Glastonbury council wants Rose's to remain a farm; the issue is how

Jan. 25—GLASTONBURY — Members of the Town Council want Rose's Berry Farm to stay a farm.

That much was clear at Tuesday's council meeting.


ACTION: Glastonbury Town Council approves purchase of 23.18 acres of Rose's Berry Farm for $1.09 million but also votes to ask for an extension of the closing date so it can conduct a competitive process to select a farmer to take over the operation.

ISSUES: Avoiding lawsuits, back-room deals, and plants going to seed, while the wheels of government turn slowly.

But exactly how they will go about accomplishing that remained up in the air.

The council unanimously approved the purchase of 23.18 acres of the Matson Hill Road farm for $1.09 million. It also voted to explore whether the current owner, Sandra J. Rose, would be willing to extend the March 7 deadline for closing the sale.

The purpose of the extension would be to give the town time for a competitive process known as a request for proposals to select a farmer to run the operation.

The farmer could then buy the main, or "fee," interest in the land, while the town would buy development rights to prevent the land from ever being developed.

If Rose won't extend the closing deadline, the town could go forward with buying the fee interest in the property as has been contemplated to date.

The council could then select a farmer to take it over and ask voters at a November referendum for authorization to sell the land to the farmer, with the town keeping the development rights.

Retired builder Paul Gondek Jr. and his family want to buy the 23-acre parcel and farm the land along with two parcels totaling 21.5 acres that they have already bought on the other side of Matson Hill Road.

They have ruffled some feathers on the council by appealing to the public for support in what had been confidential negotiations.

Some of the Gondeks' supporters suggested, during a November council meeting, that town purchase of the land could lead to its development, which Kurt P. Cavanaugh, the council's Republican minority leader, vigorously disputed.

On Tuesday, council Chairman Thomas P. Gullotta, a Democrat, said another person is interested in the property and has made clear that, if the council acts "unilaterally," the person "would see us in court."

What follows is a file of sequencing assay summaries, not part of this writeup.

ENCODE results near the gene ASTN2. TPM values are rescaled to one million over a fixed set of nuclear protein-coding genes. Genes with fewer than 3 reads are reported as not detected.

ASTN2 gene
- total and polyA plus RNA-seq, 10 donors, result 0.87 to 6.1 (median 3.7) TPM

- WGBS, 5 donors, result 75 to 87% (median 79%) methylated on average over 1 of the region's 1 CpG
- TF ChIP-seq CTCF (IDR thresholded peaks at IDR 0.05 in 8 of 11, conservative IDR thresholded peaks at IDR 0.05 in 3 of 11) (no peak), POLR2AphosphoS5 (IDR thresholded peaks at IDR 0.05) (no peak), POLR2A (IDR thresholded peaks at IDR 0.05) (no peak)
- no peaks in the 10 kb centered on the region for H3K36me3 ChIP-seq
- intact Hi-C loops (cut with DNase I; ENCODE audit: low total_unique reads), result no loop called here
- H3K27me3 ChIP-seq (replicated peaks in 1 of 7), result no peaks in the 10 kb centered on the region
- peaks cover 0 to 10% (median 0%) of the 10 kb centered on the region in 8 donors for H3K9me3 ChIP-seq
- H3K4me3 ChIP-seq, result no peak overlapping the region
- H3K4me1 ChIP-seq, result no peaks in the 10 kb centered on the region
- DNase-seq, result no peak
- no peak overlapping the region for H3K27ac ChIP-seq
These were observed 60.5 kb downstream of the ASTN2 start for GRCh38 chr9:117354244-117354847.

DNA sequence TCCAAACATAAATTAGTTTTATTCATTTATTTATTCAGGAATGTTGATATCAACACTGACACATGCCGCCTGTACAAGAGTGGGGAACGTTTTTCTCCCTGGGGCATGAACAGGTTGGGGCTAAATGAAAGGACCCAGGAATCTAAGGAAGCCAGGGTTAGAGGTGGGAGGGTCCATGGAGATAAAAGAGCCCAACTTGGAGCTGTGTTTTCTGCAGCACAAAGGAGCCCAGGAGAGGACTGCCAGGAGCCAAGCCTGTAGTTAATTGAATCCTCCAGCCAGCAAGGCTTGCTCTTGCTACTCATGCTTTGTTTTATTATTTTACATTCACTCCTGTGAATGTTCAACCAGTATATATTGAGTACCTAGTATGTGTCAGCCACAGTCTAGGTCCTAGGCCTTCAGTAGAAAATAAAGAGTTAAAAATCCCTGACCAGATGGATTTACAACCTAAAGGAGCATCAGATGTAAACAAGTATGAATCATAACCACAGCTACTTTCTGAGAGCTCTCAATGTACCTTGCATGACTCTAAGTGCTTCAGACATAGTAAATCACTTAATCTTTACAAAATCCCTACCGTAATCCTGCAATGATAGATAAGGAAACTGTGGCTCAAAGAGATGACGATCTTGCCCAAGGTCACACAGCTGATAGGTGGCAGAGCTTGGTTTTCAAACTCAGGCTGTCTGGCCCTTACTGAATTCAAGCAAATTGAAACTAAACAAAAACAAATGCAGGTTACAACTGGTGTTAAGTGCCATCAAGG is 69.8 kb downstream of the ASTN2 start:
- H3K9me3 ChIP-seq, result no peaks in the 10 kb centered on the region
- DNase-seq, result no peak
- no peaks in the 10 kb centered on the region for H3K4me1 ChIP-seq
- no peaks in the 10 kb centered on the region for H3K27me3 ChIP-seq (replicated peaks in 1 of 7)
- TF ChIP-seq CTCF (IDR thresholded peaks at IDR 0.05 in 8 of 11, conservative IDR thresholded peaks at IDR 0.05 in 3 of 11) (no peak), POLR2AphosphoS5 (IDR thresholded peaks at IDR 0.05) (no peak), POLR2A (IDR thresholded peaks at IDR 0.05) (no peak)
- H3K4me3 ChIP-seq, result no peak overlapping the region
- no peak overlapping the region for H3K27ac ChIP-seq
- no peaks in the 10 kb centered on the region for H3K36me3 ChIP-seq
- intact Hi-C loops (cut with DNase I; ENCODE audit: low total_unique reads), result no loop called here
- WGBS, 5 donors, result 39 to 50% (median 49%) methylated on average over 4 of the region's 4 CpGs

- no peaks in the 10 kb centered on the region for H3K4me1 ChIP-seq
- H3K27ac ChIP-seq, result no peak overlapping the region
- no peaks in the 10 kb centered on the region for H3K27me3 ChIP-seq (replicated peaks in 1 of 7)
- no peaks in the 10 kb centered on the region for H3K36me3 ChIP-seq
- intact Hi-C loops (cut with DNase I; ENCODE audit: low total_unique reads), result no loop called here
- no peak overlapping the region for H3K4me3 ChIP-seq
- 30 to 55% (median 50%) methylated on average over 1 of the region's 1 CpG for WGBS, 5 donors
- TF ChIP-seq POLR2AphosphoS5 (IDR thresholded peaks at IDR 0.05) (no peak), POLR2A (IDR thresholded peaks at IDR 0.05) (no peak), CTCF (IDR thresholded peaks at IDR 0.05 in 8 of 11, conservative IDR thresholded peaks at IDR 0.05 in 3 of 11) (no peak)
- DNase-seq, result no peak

Democratic Councilman Jacob McChesney, a lawyer, said he didn't find the threat of a lawsuit persuasive.

But Democratic Majority Leader Deborah A. Carroll said, "We don't do back-room deals."

A point that loomed large in the council's discussion was that living things don't wait for governmental processes.

Republican Councilman John Cavanna, a farmer, said before the vote that, if the council decides to go ahead with the purchase, it would need to quickly hold a strategy session about what to do with "whatever is living up there."

Town Manager Richard J. Johnson said structures on the property need to be preserved and plants would "start to go to seed if left for a long period of time."

Stewart "Chip" Beckett, a former council chairman and minority leader, argued during the council's public hearing Tuesday that private ownership of the land — with the town buying development rights — would be the best approach.

He said people may feel free to "take whatever's there," such as produce, from a town-owned property, believing it is theirs.

He also said a private farmer would be well suited to managing roads, drainage, perennial crops, and other things necessary to keep a farm running.

Moreover, Beckett said, a farm needs "succession plans," which he argued a private farmer would be better able to create than the Town Council.

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